This whole Rick Warren thing is unbelievable. I agree with you 100%, Greta. Rick Warren would not have any place at this inauguration even if we HADN’T all just lived through 8 years of right=wing Christian rule. And what’s really infuriating is how the mainstream media/community seems to think we, the LGBT and LGBT-positive community, are making way too big of a deal out of this.
    I was planning on hosting an Inauguration party on January 20; now I’m really not so sure. Maybe we’ll just have to turn the TV off while Warren is speaking. Ptooey.

  7. 11

    Greta, you’ve stated the case against his involvement in the inauguration well; I had previously not recognized the extent of how controversial this can be seen as. I’m no Warren fan, not even much when I was in the Christian camp but I remember thinking of him as one of the more progressive evangelical pastors at the time (this was several years ago), shocking as that might sound in this kind of forum. I do tend to think of it as a shrewd political move according Warren with no real power but the symbolism of it could well backfire.

  8. 12

    Why did he have to do this just when I was starting to feel good about voting for him?
    I was prepared to vote for any candidate the Democrats put forth, so my choice was never really in doubt, but as I listened to Obama, I started to feel that maybe my reservations about him were unwarranted. At I even started to feel inspired by him. Maybe he really would be a great president. Maybe he really is a person capable of leading the nation forward rather than merely governing.
    And then he goes and does this.
    I feel betrayed.
    I believe in including people whose beliefs are different from mine, even if their beliefs are ridiculous, and even if they use those ridiculous beliefs to determine how they conduct their lives. But when they start to argue that their ridiculous, irrational, religious beliefs should be respected as principles on which to base public policy in a state explicitly defined as secular by its constitution, I simply can’t tolerate that.
    Why can’t we allow them to bring these principles into the debate? Simple. When you open the door to irrational beliefs, there is no debate. How can you counter an assertion that someone believes simply because they believe it is right to believe it?
    Are religious beliefs really irrational? Categorically. Honestly, can anyone summarize the basic tenets of any major religion in a way that isn’t utterly absurd?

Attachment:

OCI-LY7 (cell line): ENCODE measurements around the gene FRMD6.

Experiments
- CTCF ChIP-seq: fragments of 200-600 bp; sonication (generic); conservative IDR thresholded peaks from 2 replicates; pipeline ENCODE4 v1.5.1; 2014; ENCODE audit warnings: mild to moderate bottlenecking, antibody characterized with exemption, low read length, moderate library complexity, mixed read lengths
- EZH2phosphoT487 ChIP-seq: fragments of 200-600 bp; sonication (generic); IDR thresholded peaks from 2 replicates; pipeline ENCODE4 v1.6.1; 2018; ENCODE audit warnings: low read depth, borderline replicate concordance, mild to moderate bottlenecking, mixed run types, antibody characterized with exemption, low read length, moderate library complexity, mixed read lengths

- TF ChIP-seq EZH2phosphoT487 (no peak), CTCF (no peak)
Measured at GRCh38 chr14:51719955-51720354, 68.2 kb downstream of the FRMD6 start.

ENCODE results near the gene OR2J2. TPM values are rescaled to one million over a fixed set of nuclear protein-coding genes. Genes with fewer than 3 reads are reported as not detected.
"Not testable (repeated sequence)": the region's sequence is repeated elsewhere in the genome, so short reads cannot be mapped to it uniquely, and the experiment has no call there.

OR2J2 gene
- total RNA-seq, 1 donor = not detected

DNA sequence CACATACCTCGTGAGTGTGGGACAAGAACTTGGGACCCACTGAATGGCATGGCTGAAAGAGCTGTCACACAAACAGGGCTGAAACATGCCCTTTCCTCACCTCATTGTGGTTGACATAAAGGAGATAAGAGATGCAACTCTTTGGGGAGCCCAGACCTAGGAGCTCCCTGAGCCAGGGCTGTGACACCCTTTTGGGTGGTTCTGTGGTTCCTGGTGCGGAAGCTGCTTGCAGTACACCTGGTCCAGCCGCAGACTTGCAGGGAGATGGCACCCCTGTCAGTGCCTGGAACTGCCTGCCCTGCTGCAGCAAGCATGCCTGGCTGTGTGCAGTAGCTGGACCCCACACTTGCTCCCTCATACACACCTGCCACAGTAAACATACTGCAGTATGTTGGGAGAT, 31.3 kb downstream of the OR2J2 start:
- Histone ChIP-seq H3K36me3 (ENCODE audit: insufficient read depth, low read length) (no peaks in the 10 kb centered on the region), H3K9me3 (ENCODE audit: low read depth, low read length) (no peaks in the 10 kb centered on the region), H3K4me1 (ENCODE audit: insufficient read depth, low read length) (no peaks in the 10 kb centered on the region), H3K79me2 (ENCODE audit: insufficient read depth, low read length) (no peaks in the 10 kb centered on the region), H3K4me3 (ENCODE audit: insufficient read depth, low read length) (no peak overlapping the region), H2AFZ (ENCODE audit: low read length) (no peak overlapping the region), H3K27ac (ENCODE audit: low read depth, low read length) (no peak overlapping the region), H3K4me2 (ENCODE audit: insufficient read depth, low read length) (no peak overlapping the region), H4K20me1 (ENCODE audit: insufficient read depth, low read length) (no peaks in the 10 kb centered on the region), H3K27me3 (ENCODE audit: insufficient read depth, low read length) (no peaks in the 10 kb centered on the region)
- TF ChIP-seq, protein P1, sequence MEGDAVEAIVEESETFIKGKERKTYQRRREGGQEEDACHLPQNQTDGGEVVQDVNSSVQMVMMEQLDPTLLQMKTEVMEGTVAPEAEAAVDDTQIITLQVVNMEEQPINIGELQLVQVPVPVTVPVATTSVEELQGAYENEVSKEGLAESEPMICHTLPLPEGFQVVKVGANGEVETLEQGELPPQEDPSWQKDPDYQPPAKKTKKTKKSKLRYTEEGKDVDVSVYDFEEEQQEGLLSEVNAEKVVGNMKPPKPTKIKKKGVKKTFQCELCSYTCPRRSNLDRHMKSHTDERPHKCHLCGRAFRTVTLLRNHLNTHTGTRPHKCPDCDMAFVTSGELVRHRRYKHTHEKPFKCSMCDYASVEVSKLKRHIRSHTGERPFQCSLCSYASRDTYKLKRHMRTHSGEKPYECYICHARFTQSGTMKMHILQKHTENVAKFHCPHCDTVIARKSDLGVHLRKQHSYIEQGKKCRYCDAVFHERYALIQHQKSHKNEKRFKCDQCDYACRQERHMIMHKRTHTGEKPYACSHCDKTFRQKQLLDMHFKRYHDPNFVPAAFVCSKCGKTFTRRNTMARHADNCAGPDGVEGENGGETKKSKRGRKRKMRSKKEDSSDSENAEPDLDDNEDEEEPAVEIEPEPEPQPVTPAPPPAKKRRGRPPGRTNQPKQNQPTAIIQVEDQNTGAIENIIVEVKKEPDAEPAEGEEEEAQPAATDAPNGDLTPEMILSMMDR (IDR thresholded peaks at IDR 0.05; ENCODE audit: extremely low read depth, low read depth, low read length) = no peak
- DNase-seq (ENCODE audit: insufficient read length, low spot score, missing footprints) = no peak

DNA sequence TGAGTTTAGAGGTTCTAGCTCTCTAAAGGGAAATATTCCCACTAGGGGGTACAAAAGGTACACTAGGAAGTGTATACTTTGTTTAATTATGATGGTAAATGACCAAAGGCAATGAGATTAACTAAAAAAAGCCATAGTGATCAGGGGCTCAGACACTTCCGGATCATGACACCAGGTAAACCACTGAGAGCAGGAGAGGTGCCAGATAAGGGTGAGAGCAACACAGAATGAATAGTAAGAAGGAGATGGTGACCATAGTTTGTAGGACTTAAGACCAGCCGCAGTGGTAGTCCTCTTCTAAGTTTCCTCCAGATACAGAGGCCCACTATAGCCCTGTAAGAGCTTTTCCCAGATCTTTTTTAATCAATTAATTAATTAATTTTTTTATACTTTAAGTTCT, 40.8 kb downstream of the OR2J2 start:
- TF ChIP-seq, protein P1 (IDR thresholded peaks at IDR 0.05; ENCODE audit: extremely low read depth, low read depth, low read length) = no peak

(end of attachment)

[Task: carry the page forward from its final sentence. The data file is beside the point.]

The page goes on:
Here’s how I understand the basic claims of Christianity–please feel free to correct me if I am misinformed in any of the details:
    There is an invisible god who lives in space and created everything in the universe out of nothing. We know that this god exists because complexity can only be created by deliberate, thinking entities. Never mind that this god, who is a complex, deliberate, thinking entity, did not require a more complex entity to create him. He’s a special case. Please accept this on faith despite the glaring inconsistency.
    One day this space god decided to come down to earth and make a human woman–a virgin, no less–pregnant with his son, who was really him, so we could kill him, although he didn’t really die, so he could forgive us for all our bad behavior, but only on the condition that we believe this whole story without any doubt or reservation.
    It doesn’t even really matter how bad your behavior is. If you’re a lying, cheating, stealing, murdering fornicator, you’re okay if you believe the story, but if you’re a kind, honest, loving, generous skeptic, you’re damned to an eternity of excruciating torture. Why? Because the space god loves us!
    Forgive me if I can’t take seriously any claims that it is impossible to be an ethical person without accepting this or any of the other equally absurd and mutually exclusive fairy tales touted as ultimate truth by their respective adherents. They have every right to believe in this nonsense, just as I have every right to believe that they are, at least in this particular instance, completely out of their fucking minds, but they have no right to allow this peculiar lapse in their rational judgment to affect the life or liberty of anybody else, and there is no point in even discussing it.